Stolberg's Anti-Bush Conspiracy Theory
White House correspondent Sheryl Gay Stolberg forwarded a conspiracy theory on the Times' political blog "The Caucus": Apparently President Bushis so in thehabit ofsquelching dissent athis rallies that anyopposition voice that does pipe up is obviously nothing but a Bush plant. From Stolberg's Wednesday night posting "War Opponent Questions Bush":
"President Bush's public appearances are usually polite affairs, held before friendly audiences. But when Mr. Bush appeared at a town-hall style meeting before a Chamber of Commerce group here in the Pennsylvania Dutch country today, the first question was hardly a softball.
"It came from Gerry Beane, a 59-year-old real estate agent and opponent of the war in Iraq, who began by telling Mr. Bush he really appreciated that the president did not 'govern by opinion polls.' Still, Mr. Beane went on, 'We have reached a point in our political process where almost three quarters of American citizens' oppose the war. And so, he said, 'I was hoping that I could say to you, man to man, and taxpayer to president, we need to cut back the amount of money we spend on Iraq. We need to bring our soldiers home.'
"The crowd was hushed - seemingly shocked - as a woman next to Mr. Beane quietly took off her jacket to reveal a pink shirt that said, 'George Bush, your war killed my friend's son.' Mr. Bush appeared not to notice, and went on to defend his policies, saying that he does intend to bring 5,700 troops home by Christmas, and that, 'If I didn't think the mission was necessary for our security, I wouldn't have our troops there.'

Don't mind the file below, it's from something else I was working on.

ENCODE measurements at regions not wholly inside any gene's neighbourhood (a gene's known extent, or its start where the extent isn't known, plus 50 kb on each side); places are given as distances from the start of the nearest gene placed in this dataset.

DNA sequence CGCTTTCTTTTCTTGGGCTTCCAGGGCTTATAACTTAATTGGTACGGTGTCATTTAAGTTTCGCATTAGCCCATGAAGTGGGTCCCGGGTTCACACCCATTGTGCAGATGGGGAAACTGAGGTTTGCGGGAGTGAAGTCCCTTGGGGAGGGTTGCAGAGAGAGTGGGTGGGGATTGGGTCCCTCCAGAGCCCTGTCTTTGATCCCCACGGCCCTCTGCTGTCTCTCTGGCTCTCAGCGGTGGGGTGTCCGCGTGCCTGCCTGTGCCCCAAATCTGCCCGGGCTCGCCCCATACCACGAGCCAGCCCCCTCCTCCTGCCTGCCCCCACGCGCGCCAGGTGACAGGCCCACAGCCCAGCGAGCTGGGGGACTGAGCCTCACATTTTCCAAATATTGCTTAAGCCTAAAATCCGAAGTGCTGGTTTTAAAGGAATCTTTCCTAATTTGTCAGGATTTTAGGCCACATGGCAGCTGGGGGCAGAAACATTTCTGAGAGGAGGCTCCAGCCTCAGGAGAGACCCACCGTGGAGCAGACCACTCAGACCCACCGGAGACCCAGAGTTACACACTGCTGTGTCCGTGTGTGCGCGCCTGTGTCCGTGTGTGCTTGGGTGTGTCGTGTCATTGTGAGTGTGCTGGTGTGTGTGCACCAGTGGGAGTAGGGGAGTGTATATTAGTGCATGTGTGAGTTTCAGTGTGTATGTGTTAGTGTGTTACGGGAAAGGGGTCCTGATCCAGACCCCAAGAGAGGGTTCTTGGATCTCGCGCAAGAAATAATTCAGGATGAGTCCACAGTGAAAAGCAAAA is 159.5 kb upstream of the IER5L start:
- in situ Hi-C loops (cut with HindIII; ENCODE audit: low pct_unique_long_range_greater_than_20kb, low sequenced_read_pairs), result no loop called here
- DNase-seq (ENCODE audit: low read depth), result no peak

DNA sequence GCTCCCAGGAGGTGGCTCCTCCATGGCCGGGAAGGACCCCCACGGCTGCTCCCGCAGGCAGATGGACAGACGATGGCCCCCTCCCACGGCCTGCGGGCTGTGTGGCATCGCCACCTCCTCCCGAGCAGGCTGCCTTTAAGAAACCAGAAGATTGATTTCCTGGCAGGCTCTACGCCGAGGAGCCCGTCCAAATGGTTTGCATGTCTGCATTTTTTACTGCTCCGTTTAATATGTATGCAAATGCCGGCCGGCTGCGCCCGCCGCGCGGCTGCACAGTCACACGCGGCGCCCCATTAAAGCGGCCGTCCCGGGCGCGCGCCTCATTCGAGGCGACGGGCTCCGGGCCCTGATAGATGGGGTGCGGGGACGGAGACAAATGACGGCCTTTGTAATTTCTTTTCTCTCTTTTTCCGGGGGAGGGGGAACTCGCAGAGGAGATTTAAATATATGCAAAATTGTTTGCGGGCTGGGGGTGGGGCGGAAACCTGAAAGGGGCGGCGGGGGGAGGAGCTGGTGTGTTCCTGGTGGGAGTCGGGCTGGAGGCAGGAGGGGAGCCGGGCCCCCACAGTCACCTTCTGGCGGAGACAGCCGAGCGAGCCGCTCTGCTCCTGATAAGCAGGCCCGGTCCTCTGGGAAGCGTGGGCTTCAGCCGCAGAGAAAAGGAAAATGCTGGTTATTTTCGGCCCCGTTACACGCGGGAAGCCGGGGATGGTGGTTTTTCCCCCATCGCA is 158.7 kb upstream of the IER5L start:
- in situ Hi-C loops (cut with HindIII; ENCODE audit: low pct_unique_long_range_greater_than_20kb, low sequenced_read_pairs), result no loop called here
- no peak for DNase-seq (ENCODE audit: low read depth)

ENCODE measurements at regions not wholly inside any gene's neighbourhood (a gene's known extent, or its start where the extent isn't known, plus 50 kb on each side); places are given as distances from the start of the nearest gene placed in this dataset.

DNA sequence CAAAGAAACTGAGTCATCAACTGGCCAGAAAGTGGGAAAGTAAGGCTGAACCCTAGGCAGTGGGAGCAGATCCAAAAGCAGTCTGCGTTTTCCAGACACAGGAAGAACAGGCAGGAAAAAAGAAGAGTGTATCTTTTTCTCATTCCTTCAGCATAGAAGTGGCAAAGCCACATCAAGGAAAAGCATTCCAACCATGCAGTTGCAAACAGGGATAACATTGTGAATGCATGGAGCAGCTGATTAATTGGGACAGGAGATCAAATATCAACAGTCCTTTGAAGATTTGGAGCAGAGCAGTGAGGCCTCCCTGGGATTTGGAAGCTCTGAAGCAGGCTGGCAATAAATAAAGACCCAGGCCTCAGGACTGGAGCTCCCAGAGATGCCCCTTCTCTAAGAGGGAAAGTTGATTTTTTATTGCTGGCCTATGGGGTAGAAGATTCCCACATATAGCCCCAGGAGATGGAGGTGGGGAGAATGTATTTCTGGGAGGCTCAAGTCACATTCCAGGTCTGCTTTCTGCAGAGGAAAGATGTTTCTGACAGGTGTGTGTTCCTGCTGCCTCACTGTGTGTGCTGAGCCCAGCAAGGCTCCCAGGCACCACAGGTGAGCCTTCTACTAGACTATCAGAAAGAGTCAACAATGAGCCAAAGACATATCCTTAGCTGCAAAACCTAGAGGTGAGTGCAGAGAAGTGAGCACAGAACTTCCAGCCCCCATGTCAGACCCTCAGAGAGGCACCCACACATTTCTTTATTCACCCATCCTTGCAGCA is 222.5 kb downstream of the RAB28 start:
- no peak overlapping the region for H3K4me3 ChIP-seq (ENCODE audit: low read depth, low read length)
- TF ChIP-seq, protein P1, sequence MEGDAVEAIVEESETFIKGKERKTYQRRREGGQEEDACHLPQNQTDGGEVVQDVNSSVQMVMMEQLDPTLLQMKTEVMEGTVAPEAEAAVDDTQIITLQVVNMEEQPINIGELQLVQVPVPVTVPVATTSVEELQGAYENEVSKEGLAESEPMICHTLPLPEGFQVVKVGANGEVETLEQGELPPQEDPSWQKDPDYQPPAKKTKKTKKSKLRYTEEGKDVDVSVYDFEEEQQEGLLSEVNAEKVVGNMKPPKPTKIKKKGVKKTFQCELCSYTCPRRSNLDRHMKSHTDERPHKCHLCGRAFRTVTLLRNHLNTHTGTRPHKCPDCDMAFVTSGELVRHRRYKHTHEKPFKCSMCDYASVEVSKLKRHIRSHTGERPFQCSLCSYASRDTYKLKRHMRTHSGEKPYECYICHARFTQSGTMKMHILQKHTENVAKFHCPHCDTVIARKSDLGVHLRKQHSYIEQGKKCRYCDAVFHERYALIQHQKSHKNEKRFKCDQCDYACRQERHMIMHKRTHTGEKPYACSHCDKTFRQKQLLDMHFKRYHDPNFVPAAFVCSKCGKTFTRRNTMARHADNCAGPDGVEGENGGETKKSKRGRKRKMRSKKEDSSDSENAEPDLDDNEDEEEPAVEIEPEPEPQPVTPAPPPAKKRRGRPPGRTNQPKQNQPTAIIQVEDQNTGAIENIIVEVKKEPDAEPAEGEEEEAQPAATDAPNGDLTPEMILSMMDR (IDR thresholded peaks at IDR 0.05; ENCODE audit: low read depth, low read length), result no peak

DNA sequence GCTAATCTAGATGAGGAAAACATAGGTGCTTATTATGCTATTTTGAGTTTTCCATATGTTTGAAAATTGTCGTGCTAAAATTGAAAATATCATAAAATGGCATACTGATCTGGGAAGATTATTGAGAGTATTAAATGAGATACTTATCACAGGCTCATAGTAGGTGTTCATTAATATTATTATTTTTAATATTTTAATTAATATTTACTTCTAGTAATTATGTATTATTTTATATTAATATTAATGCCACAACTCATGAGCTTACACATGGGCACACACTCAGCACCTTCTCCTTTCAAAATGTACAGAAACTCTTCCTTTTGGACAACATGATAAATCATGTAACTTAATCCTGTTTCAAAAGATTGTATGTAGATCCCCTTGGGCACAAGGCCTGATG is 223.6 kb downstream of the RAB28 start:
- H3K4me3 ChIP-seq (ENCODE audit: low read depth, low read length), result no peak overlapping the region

"The president's lengthy defense of the war brought hearty applause from the crowd. But it also raised a few eyebrows. Mr. Beane, as it turned out, had been quoted in the local newspaper before Mr. Bush arrived. He was the first person in line to get tickets to the town hall event, and he told his interviewer he hoped to ask Mr. Bush about the war. Is it possible the White House hand-picked him, to give Mr. Bush a platform to make his case?
"The White House says it does not screen its questioners. 'Absolutely not, must be a coincidence,' said Tony Fratto, the deputy press secretary. 'We definitely do not do that.'
"So how was it, that out of the 400 people who attended the event, the president called on Mr. Beane first? Mr. Beane says he nodded his head vigorously as the president spoke, hoping Mr. Bush would think he was calling on someone who agreed with him. Conspiracy or coincidence? Coincidence, he says.
"'I'm a lucky man,' he said."